Shaped like tomatoes, with a soft, slightly astringent, but sweet pulp and a gorgeous bright orange or purple skin, persimmons (Diospyros virginiana) are nutritious fruits, rich in phytochemicals with significant antioxidant, anti-inflammatory as well as antibacterial activity. The more astringent the fruit, the richer its nutritional profile. What makes the persimmon healthy is its catechin and tannin content, both powerful natural compounds with wonderful beneficial antioxidant, anti-inflammatory and anti-aging effects.
In addition to the antioxidants, the fruit boasts a generous vitamin C, copper and manganese content, three excellent antioxidants involved in a variety of essential processes in the human body. Vitamin A and the carotenoid compounds giving the fruit its beautiful orange color contribute to eye health and good immunity, further adding to the benefits of the fruit. With a good fiber content, persimmons support digestive health, encouraging good transit time and easy digestion. Lastly, the small amounts of B vitamins and good carbohydrate and sugar content contribute to energy metabolism and ensure elevated energy levels.
There are several edible varieties of persimmon, all of which differ slightly in terms of appearance, taste and nutritional profile.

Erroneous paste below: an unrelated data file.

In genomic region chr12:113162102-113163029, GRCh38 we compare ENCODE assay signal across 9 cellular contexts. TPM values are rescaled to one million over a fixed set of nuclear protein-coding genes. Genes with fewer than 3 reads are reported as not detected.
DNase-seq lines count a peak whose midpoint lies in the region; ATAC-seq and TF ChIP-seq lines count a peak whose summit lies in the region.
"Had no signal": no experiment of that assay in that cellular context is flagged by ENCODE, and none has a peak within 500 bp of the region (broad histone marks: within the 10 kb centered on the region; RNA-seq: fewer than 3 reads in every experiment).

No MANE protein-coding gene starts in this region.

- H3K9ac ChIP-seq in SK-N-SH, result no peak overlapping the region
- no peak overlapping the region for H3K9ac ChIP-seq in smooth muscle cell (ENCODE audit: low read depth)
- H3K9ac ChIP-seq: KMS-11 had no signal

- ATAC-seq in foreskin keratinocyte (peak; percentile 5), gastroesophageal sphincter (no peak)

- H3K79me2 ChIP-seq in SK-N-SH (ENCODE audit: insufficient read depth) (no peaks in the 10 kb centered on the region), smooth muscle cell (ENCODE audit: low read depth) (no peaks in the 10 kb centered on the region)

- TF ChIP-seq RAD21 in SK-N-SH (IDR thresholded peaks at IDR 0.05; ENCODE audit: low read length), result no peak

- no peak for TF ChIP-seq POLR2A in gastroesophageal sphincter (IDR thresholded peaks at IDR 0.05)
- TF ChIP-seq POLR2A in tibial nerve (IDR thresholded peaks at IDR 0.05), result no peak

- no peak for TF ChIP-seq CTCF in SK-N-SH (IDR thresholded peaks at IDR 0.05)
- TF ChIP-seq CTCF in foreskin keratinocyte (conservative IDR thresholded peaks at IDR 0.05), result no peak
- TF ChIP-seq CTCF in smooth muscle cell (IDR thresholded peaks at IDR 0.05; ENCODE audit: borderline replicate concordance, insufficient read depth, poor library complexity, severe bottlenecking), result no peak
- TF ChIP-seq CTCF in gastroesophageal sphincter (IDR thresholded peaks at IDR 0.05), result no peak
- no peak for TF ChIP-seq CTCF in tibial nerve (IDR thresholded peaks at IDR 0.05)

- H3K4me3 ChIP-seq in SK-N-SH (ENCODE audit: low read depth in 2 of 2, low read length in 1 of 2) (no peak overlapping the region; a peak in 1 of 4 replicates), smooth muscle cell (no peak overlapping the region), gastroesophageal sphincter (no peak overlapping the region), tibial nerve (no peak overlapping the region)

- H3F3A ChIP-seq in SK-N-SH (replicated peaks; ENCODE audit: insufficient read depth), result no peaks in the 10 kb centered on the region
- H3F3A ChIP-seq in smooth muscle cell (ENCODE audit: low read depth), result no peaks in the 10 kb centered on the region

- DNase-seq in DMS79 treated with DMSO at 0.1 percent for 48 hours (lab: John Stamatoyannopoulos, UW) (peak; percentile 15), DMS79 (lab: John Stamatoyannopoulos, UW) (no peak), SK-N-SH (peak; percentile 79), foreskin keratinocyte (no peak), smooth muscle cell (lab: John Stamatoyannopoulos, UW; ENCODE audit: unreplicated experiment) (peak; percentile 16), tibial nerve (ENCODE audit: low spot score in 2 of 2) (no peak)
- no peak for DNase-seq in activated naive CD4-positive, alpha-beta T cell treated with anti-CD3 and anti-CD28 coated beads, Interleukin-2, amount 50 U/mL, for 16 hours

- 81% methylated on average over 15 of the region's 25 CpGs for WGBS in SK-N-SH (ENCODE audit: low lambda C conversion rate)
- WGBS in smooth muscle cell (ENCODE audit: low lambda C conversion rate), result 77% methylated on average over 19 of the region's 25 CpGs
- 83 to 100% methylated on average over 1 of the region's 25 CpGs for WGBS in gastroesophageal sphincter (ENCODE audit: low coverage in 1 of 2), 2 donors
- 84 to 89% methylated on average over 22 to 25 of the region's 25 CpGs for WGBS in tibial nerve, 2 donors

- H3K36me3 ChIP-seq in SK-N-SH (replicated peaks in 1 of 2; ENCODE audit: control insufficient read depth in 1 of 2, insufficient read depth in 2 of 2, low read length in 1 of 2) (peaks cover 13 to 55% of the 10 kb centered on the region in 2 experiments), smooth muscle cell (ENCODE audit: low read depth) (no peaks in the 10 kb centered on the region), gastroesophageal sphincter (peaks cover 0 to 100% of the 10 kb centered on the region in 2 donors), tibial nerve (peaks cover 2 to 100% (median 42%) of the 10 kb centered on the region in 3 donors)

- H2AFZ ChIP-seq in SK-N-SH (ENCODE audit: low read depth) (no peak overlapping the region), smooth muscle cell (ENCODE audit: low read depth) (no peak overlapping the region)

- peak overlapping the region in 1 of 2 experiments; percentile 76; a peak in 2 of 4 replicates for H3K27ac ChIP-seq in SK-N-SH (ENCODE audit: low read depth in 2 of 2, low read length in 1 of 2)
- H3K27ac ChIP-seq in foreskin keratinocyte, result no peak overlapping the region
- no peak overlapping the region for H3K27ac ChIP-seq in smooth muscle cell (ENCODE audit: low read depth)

- Japanese persimmon or kaki persimmon (Diospyros kaki). This variety is a bit tangy (due to a high tannin content), but when left to ripe, it softens and reveals a pleasant flavor. It has a bright orange pulp and is pretty much tomato-shaped.
- American persimmon (Diospyros virginiana). It is a great source of vitamin C as well as essential minerals. Sweet after ripening.
- Texas persimmon (Diospyros texana). This variety is the size of a berry, tastes sweet and turns dark purple, almost black when ripe.
- Indian persimmon (Diospyros peregrina). Not very appetizing, it turns golden when ripe.
- Black persimmon (Diospyros digyna). When ripe, the pulp turns a dark color.
- Red persimmon (Diospyros discolor), officially known as Velvet-apple.
Each variety differs slightly in terms of nutritional value. For instance, American persimmon has a much higher vitamin C content than Japanese persimmon as well as slightly more iron and potassium. Also, color makes a great difference when it comes to fruit. For example, darker fruit have anthocyanins, while orange ones are rich in beta-carotene.
What does persimmon look and taste like?
Irrespective of the variety, the taste of persimmon ranges from very astringent to mildly astringent and super sweet. In my opinion, it needs to be left to ripen completely for a more pleasant culinary experience. Some varieties are actually really sweet when perfectly ripe. Also, fruit may grow to sizes as small as a berry or as big as a tomato. The iconic persimmon is tomato-shaped and has a bright orange peel and soft, chewy, sweet orange pulp when ripe.
What are the benefits of persimmon?
Here are the top nutrition facts and health benefits of the common persimmon (Diospyros virginiana):